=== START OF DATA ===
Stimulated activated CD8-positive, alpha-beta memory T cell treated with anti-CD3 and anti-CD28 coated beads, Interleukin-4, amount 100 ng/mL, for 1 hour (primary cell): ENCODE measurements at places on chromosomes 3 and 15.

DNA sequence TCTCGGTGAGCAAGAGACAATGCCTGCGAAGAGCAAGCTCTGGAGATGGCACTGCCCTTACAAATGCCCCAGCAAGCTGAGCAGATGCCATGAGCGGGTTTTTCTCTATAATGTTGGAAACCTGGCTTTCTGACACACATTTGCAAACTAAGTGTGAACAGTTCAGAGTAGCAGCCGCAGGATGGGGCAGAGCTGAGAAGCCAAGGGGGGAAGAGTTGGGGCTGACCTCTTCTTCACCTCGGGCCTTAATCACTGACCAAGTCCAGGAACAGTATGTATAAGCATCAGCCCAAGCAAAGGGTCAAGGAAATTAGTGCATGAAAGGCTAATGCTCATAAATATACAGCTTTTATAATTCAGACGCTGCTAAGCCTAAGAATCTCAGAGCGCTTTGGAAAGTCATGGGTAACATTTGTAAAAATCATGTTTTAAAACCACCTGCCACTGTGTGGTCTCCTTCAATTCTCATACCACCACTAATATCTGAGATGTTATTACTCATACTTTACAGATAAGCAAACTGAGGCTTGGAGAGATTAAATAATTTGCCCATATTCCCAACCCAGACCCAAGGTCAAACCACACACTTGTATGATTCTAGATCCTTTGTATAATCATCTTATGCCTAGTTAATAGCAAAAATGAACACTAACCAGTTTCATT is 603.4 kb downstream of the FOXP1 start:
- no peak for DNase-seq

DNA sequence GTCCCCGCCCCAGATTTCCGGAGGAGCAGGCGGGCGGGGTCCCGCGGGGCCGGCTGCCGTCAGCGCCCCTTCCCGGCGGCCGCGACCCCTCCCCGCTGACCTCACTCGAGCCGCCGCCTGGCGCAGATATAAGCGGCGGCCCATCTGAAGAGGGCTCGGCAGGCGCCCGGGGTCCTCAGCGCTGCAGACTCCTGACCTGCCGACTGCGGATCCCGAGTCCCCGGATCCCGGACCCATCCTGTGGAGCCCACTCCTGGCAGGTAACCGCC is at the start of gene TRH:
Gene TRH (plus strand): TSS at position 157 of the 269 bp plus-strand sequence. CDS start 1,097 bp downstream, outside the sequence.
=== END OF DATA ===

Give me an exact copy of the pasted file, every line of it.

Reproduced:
Stimulated activated CD8-positive, alpha-beta memory T cell treated with anti-CD3 and anti-CD28 coated beads, Interleukin-4, amount 100 ng/mL, for 1 hour (primary cell): ENCODE measurements at places on chromosomes 3 and 15.

DNA sequence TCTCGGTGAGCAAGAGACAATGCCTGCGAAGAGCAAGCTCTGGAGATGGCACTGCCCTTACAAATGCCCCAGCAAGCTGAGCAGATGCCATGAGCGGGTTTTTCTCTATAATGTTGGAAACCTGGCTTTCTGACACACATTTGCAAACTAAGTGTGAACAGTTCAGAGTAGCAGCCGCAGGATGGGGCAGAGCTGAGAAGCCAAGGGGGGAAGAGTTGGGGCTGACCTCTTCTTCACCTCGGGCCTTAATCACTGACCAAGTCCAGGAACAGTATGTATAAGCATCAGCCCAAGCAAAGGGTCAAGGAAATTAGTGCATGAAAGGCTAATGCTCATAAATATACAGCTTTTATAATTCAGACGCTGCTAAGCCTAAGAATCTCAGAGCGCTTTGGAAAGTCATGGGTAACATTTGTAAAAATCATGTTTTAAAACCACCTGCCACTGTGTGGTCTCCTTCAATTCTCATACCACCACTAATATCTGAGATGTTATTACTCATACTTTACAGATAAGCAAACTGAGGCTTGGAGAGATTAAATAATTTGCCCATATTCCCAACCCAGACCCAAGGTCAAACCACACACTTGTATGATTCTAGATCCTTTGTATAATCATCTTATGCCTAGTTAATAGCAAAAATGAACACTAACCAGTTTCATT is 603.4 kb downstream of the FOXP1 start:
- no peak for DNase-seq

DNA sequence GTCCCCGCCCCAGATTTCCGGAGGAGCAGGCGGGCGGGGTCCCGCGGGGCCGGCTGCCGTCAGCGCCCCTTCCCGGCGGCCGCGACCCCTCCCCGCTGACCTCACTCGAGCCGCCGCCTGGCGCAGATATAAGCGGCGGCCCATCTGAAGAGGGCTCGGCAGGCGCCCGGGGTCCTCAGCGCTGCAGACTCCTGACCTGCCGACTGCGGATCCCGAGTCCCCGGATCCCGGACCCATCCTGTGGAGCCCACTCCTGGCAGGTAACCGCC is at the start of gene TRH:
Gene TRH (plus strand): TSS at position 157 of the 269 bp plus-strand sequence. CDS start 1,097 bp downstream, outside the sequence.